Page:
Most cases involving breaks in the inferior 4 clock-hours of the eye have been difficult to treat with PR, despite various attempts.33 Even for flexible patients, it can be difficult to tilt the head below the horizontal plane for extended periods. Friberg and Eller35 first reported success with inferior breaks in eight of eight patients using dependent positioning. In 2003, Chang et al.36 reported single operation success in 9 of 11 patients with inferior breaks using PR with inverted positioning for only eight hours. Hilton et al.37 treated retinal detachment with inferior breaks by augmenting pneumatic retinopexy with in-office partial vitrectomy, allowing injection of a large enough gas bubble to close the breaks with side positioning. In 2011, Hwang et al.38 reported 10 out of 13 single-operation success with a 10–30 cm downward head tilt.
However, we believe a detached break in the inferior 4 clock-hours represents a relative contraindication to PR in most cases. Attached inferior breaks do not necessarily contraindicate PR if treated as described above, taking care to avoid iatrogenic detachment of an attached break caused by the gas bubble.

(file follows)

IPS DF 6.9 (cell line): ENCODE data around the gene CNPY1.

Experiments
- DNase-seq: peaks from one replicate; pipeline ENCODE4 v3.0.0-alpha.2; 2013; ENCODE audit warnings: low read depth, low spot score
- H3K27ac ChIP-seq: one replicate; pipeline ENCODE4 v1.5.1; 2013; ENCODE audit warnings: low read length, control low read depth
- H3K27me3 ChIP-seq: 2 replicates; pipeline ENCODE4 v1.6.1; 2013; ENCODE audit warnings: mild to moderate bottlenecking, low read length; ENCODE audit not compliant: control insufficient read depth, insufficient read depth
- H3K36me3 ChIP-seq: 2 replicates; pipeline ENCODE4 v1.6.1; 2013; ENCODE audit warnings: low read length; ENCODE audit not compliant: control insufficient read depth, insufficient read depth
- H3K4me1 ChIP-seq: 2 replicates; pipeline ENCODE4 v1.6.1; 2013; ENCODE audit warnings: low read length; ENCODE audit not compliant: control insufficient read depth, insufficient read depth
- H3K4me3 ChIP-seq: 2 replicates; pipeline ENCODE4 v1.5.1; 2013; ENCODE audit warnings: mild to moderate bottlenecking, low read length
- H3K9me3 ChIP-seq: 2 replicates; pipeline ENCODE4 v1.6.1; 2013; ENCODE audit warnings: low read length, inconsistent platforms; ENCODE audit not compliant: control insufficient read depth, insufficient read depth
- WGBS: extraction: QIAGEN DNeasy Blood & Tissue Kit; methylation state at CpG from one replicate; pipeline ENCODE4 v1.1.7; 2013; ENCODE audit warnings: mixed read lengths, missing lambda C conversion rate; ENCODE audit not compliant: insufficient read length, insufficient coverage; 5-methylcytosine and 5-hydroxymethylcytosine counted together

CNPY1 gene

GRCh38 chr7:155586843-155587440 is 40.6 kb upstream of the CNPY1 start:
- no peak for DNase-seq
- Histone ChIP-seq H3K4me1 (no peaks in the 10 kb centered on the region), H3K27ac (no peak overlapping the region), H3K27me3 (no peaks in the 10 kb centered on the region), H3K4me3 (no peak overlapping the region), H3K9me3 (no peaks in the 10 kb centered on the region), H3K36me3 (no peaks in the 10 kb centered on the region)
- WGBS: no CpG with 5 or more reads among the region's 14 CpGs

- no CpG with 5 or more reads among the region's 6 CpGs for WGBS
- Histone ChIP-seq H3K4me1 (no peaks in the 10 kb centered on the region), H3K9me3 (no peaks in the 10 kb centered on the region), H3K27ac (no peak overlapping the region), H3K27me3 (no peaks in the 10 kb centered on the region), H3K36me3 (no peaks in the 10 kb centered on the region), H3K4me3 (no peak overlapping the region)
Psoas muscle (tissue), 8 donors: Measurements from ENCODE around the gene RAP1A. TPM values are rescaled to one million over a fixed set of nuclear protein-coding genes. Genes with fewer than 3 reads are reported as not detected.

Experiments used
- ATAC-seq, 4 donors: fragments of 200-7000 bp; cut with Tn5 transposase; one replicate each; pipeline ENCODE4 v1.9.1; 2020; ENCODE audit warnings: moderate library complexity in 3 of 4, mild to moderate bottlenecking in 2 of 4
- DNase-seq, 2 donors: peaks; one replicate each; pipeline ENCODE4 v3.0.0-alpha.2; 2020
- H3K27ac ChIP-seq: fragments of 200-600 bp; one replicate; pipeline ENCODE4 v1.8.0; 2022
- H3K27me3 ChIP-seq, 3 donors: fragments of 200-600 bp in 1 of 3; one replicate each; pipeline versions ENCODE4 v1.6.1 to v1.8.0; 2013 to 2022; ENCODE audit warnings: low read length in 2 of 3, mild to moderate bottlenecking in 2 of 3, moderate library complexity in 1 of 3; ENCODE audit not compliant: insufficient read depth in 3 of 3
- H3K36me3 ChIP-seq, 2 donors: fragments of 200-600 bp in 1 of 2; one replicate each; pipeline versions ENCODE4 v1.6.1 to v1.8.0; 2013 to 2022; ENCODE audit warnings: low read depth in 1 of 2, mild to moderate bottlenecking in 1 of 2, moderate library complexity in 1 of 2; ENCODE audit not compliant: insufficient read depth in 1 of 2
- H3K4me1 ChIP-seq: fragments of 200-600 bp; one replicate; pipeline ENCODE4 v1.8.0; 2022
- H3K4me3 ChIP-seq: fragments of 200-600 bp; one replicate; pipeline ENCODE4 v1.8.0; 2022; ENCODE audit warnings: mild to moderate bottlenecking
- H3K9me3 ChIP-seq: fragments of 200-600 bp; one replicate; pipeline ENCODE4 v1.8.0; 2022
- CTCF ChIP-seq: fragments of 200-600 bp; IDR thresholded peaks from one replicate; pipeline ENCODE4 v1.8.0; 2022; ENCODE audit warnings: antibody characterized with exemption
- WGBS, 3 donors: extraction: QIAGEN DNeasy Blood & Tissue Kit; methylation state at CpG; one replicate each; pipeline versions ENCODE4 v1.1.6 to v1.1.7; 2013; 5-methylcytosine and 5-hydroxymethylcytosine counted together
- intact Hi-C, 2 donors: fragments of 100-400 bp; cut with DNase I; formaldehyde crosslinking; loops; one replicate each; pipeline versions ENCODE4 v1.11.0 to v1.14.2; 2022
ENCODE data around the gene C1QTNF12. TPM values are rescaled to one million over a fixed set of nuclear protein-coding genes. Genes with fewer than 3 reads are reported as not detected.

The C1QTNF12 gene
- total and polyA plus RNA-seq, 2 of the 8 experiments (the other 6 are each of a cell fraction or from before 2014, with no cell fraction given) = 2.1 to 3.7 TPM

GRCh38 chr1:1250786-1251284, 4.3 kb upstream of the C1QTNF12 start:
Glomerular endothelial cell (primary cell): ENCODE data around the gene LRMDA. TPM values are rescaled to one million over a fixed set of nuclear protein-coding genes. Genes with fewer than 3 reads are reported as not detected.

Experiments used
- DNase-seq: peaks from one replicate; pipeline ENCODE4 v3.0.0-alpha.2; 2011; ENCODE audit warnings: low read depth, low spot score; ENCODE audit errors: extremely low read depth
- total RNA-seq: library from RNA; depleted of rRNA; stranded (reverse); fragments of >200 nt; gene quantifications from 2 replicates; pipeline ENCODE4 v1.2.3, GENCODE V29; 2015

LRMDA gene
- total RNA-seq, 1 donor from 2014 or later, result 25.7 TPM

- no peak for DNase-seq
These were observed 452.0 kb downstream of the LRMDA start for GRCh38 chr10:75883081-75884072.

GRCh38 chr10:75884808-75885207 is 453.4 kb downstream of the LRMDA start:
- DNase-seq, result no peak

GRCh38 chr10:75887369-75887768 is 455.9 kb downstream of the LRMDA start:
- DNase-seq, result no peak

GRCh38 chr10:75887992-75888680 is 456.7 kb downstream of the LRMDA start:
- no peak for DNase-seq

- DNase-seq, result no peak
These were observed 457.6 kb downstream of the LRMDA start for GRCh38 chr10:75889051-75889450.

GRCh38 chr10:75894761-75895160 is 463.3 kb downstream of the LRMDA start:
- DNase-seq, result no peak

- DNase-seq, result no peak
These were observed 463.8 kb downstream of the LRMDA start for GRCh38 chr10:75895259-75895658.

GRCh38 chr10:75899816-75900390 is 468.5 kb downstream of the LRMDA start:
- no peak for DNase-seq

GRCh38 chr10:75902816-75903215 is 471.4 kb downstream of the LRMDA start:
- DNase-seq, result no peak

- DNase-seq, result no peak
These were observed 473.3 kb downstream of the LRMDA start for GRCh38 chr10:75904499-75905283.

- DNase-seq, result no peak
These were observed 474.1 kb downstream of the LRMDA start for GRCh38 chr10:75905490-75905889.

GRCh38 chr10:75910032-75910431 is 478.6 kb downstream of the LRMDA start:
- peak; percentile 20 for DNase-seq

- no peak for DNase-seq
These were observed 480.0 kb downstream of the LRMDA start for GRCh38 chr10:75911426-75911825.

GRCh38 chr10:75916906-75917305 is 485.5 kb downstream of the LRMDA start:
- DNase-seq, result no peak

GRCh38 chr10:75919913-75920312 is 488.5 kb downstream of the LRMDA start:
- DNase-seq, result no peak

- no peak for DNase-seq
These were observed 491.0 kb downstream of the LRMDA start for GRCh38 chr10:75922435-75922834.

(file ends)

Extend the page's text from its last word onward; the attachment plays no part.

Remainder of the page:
Because PR does not relieve traction like SB or vitrectomy, significant preoperative tangential traction on a retinal tear (as in periretinal proliferation) is a relative contraindication to the pneumatic procedure. When a tear is adjacent to a star fold, PR is not generally the procedure of choice. Mild to moderate proliferative vitreoretinopathy (PVR) (such as a star fold) that is distant from any retinal break generally does not contraindicate PR. More severe PVR requires SB or vitrectomy, or both.